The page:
Twenty years after his triumphs as a freshman on the football field, Harold is a mild-mannered clerk who dreams about marrying the girl at the desk down the aisle. But losing his job ... See full summary »
Episodic look at married life and in-law problems. Adventures include a ride on a crowded trolley with a live turkey; a wild spin in a new auto with the in-laws in tow; and a sequence in ... See full summary »
Fred C. Newmeyer,
The Uptown Boy, J. Harold Manners (Lloyd) is a millionaire playboy who falls for the Downtown Girl, Hope (Ralston) who works in Brother Paul's (Weigel) mission. In order to build up ... See full summary »
Wilkie and Mitchell, trying to desert their draft into the army, stow away on a ship which takes them into the war zone. While AWOL, the rivals for Mary's affections accidently destroy an ... See full summary »
A. Edward Sutherland
William 'Stage' Boyd,
Country Doctor, Jack Jackson is called in to treat the Sick-Little-Well-Girl, who has been making Dr. Saulsbourg and is sanitarium very rich, after years of unsuccessful treatment. His ... See full summary »
Fred C. Newmeyer,
John T. Prince
Nick Cochran, an American in exile in Macao, has a chance to restore his name by helping capture an international crime lord. Undercover, can he mislead the bad guys and still woo the handsome singer/petty crook, Julie Benson?
Josef von Sternberg,
Documentary short depicting the dangers of inadvertent dispersal of secret military information, showing the unintended and disastrous results of careless conversation and improper maintenance of secret records.
Twenty years after his triumphs as a freshman on the football field, Harold is a mild-mannered clerk who dreams about marrying the girl at the desk down the aisle. But losing his job destroys that dream, and when he finds a particularly potent drink at his local bar, he goes on a very strange and funny rampage (with a lion in tow). Written by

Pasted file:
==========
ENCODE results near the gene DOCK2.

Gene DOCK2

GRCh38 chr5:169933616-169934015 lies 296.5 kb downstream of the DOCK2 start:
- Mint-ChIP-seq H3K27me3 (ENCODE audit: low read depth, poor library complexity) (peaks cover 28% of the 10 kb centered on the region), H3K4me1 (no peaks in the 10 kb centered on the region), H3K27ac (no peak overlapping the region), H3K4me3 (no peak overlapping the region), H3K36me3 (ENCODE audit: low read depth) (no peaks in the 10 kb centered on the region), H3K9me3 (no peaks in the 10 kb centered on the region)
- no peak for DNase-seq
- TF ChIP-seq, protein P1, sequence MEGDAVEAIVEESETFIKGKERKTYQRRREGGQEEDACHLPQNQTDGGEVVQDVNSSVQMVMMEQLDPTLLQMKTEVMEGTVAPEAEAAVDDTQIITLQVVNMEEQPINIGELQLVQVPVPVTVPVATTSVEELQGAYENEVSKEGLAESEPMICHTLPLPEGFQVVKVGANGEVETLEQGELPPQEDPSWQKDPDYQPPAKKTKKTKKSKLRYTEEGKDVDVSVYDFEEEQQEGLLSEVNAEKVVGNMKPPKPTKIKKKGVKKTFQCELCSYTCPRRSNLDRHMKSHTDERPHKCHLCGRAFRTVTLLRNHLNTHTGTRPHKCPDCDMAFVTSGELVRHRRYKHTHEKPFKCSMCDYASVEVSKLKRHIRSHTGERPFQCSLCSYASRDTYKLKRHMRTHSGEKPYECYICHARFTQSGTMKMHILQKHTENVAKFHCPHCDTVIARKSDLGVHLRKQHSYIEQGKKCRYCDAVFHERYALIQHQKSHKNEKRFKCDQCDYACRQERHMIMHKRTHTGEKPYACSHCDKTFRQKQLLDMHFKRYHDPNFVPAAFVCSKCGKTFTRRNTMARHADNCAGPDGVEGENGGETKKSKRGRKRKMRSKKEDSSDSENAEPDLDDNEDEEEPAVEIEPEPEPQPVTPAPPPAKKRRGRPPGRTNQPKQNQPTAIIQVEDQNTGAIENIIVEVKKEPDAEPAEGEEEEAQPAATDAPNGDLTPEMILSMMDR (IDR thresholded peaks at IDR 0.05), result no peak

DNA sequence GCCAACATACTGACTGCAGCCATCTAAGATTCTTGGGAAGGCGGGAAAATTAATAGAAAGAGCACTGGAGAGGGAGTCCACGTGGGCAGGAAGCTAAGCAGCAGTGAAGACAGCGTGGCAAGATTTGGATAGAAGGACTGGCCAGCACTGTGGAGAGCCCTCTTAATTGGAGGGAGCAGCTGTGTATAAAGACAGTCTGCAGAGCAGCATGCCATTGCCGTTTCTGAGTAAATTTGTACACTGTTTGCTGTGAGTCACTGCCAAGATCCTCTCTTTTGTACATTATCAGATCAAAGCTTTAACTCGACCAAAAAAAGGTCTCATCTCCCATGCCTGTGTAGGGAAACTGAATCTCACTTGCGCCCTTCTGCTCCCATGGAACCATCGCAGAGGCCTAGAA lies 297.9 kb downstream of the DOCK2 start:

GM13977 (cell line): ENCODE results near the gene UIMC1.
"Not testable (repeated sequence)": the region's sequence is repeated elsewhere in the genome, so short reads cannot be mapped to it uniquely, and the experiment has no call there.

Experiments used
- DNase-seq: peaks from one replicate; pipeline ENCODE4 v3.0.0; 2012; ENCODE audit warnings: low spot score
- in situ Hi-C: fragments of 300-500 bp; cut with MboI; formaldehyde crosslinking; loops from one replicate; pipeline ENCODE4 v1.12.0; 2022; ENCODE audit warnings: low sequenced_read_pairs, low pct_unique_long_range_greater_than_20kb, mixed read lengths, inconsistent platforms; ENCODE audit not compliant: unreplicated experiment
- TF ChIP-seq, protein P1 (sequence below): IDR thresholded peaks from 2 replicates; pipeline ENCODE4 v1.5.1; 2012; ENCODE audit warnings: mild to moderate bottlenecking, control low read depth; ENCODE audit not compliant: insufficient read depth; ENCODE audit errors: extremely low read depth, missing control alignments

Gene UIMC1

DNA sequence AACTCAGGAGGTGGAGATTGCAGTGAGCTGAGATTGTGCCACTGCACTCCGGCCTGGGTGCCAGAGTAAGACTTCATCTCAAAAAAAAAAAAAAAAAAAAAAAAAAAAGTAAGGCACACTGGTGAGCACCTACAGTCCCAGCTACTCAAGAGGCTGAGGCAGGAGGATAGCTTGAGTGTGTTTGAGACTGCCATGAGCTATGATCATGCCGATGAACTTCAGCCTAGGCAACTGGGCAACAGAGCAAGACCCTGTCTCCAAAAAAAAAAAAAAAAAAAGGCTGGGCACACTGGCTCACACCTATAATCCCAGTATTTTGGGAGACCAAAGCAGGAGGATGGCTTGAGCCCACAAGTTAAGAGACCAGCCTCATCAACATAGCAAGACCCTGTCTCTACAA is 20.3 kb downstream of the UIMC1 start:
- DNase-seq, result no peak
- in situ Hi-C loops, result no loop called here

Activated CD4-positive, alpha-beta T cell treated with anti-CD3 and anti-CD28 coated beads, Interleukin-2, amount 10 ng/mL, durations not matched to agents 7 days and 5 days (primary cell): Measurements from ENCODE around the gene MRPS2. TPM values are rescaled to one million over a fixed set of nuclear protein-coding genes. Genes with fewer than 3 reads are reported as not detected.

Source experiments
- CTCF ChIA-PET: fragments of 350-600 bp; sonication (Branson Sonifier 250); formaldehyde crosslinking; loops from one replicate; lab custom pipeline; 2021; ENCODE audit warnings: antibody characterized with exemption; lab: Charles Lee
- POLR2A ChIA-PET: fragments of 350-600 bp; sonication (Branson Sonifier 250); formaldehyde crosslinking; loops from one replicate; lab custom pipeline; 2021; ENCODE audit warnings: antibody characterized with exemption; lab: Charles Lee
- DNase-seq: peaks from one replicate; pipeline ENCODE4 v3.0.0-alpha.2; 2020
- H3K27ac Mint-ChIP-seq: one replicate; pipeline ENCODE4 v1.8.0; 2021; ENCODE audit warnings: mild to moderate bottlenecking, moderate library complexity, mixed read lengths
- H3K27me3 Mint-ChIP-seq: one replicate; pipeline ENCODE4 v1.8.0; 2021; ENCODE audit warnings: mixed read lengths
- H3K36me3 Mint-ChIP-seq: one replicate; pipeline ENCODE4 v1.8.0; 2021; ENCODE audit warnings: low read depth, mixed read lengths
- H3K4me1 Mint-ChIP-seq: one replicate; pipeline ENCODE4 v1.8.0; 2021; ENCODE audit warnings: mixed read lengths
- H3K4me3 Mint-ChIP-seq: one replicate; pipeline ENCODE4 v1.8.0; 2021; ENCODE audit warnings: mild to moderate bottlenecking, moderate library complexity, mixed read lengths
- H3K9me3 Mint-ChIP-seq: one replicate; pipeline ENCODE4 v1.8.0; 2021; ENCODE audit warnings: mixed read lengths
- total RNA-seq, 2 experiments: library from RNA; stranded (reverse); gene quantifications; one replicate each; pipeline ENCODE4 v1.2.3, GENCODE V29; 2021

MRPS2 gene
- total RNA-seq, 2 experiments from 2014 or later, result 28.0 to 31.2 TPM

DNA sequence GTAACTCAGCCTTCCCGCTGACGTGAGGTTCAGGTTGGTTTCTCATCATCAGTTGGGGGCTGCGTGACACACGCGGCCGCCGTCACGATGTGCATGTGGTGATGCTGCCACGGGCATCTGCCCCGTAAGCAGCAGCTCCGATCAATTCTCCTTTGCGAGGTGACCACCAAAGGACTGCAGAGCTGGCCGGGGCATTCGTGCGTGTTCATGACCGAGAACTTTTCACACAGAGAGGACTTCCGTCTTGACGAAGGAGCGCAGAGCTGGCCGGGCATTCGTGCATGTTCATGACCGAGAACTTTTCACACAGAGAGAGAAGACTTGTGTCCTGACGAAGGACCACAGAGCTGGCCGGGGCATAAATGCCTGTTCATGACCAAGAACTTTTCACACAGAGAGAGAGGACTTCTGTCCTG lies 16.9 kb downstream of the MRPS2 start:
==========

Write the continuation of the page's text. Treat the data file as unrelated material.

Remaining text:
Diddlebock, in his speech in the bar, mentions the "echo of the thundering herd". The "thundering herd" is the nickname of the football team of Marshall University, West Virginia. See more »
When Diddlebock is reaching for Jacky's lead on the ledge, the overhead shot from behind shows Jacky's legs close to the wall. The closer shot (from the front) shows Diddlebock reaching between Jacky's legs, with Jacky's feet now on the edge. See more »
This film drags in some parts, and Lloyd I think puts off some modern viewers. The first time I watched it I thought it was the film equivalent of seeing Ali vs. Andre the Giant. But Sturges' brilliance is in here, and the degree to which it is derived from Lloyd is paid homage to in a wonderful, dark, surreal way. How can you not love a film that starts with the last moments of Lloyd's The Freshman and then shows the hero turned into a mail room stooge who gets buried by the corporate system? The ending is wonderfully hypnotic, happy? Well as is always the case, the poor down trodden guy figures out how to operate the machine just enough to produce his own deus ex machina. Sturges and Lloyd look more brilliant and visionary than ever from the vantage point of post-Enron, MCI, etc.
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